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  5. "Yo sería más fuerte si hicie…

"Yo sería más fuerte si hiciera más ejercicio."

Translation:I would be stronger if I were to exercise more.

May 21, 2013



I realize some of you may be tempted to ignore the subjunctive. I tried to avoid it for awhile, but it is quite important in Spanish. I am told that without grasping it fully it is impossible to ever become a fluent Spanish speaker. So now I am grabbing the subjunctive bull by the horns, to borrow an apt metaphor.


Hola Amigo Fluent 2B: Right! You cannot possibly speak proper Spanish without subjunctive. I sometimes think they should teach subjunctive at the beginning. Qué le vaya bien.


Why would you? At the beginning all you want to do is ask for things, know where things are etc. If it were taught at the beginning it would just complicate things.


not to mention scaring people off of Spanish early on so they would't want to learn anymore.. it is tricky to learn at the end, but everything is tricky in it's own time, you just don't want to throw it all at someone at once.


Not really. In Spanish, it is quite natural. The most common examples could be taught at an early stage, without too much explanation.


certainly they could be. But why¨? As I said in the beginning you just want to get by a bit. Understand a bit. it is just not necessary.


I know some Spanish speakers who shudder at the subjunctive.


Great Attitude and approach(: buena suerte en aprendido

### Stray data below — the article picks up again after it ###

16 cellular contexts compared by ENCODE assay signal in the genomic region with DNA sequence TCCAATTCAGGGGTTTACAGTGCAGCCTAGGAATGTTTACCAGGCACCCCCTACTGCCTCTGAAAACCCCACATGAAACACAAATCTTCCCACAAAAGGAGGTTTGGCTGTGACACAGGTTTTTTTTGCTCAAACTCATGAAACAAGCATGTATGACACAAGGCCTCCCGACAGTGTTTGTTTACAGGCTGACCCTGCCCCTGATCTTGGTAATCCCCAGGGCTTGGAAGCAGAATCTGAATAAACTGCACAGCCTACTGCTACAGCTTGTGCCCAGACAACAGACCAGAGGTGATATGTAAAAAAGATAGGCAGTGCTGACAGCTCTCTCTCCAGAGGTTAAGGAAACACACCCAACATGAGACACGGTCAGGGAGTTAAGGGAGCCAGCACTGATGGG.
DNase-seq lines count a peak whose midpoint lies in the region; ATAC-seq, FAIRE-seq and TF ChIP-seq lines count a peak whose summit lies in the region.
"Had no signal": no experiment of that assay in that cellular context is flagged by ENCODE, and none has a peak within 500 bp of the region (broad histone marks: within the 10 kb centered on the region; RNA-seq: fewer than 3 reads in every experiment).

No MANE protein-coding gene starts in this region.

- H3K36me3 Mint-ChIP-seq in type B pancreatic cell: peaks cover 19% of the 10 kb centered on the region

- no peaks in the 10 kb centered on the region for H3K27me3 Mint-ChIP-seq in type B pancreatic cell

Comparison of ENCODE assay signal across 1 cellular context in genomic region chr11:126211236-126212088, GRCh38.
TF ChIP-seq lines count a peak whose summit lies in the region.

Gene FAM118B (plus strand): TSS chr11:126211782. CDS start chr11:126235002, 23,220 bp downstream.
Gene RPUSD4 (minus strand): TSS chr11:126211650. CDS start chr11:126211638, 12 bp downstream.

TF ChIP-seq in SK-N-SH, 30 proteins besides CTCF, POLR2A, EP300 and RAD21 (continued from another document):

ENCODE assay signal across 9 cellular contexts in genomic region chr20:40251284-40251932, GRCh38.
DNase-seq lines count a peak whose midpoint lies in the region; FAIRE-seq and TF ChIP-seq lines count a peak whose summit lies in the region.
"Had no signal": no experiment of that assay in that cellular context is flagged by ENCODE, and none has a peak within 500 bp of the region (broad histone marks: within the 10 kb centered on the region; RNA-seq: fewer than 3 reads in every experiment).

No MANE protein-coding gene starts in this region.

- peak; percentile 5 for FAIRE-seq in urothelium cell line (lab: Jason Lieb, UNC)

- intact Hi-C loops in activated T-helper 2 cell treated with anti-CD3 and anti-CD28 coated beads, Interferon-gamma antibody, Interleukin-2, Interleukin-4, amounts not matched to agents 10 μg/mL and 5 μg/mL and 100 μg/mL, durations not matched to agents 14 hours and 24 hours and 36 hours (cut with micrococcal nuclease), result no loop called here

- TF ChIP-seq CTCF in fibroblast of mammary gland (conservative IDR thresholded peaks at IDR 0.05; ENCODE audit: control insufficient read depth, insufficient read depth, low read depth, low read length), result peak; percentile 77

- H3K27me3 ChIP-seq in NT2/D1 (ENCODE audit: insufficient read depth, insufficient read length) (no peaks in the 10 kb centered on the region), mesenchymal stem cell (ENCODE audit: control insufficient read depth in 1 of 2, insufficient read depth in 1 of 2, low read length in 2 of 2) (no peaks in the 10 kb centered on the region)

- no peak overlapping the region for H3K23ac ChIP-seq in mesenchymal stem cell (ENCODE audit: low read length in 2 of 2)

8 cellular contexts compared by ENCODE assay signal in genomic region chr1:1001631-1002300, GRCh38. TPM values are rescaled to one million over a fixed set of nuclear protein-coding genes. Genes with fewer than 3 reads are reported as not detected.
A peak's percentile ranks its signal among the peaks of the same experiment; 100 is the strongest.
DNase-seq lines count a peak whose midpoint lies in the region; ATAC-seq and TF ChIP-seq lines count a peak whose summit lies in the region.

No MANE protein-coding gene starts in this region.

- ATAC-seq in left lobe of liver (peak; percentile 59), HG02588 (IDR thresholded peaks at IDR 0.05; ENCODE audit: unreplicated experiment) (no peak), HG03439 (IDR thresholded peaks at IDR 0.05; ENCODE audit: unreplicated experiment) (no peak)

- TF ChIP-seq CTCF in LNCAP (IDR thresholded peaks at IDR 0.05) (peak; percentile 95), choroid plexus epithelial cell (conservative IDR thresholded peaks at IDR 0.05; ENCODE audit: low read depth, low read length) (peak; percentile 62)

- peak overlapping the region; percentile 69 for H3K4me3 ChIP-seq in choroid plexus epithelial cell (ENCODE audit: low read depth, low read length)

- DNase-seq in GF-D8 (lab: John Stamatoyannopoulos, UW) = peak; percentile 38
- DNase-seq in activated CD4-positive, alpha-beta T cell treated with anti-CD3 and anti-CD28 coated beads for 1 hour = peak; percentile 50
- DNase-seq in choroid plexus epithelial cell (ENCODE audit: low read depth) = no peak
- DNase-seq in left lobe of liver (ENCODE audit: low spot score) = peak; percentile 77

I would be better at Spanish if I were to learn the subjunctive..... argh!!!!!!!!!!!


"I would be stronger if i would do more exercize" is there a reason that is not correct?


Hola jevsimmons: Maybe because you misspelled "exercize".


Just a note: There isn't really a normal verb for exercise in Spanish. Instead it seems they use the phrase "hacer ejercicio" to mean the verb "to exercise."
So.. Hago ejercicio: I exercise Hacemos ejercicio: We exercise.
Etc...My point was it isn't necessary to translate "hacer ejercicio" as "do exercise" or "make exercise" Just exercise is fine. :)


Duo also accepts "I would be stronger if I did more exercise."


Jev, my guess is the "would do" is some conditional form not found in the given sentence.


Yes, that is wrong. Look at the conditionals in the English language. You are trying to use the second conditional. "I would be stronger if I exercised more". Find "conditionals" in Google, there are very good explanations.


I answered I would be stronger if I would do more exercise It is not proper English, because it is not a correct form of a conditional, but I gambled that DuoLingo would accept it in this way.


In Spanish, conditional + conditional in an if, then clause is not allowed. The form in this sentence if if + subjunctive, then conditional.

If you are in the habit of using two conditionals in if, then statements in English and then try to translate it literally back the other way to Spanish, you will have problems because it doesn't work.

"If I were to do/take more exercise" is correct but may sound overly formal and not natural to many people because the subjunctive is being used less and less especially in spoken English.

The alternative is to use the simple past tense in the if clause for a hypothetical situation. "If I did more exercise" (US) or "If I took more exercise." (UK)


i would be stronger if i do more more exercise - wrong??? english natives {i'm not}.. am i the only one who thinks that this sentence { and the other correct one } has unnatural and incorrect english?


It's the subjunctive. As in "If I were rich, I would buy a big house." You used that when you are speaking theoretically. It's not likey you will become rich, and in this case it's not likely the speaker will exercise more. This is fairly advanced grammar in English, and probably in Spanish as well.


gracias bonnie, ahora comprendo mejor!


Sorry about the typos. Should be likely not likey. And it should be "You use that" not "You used that" but I'm glad I helped.


Is it right to say "I would have been stronger if i were to do more exercise"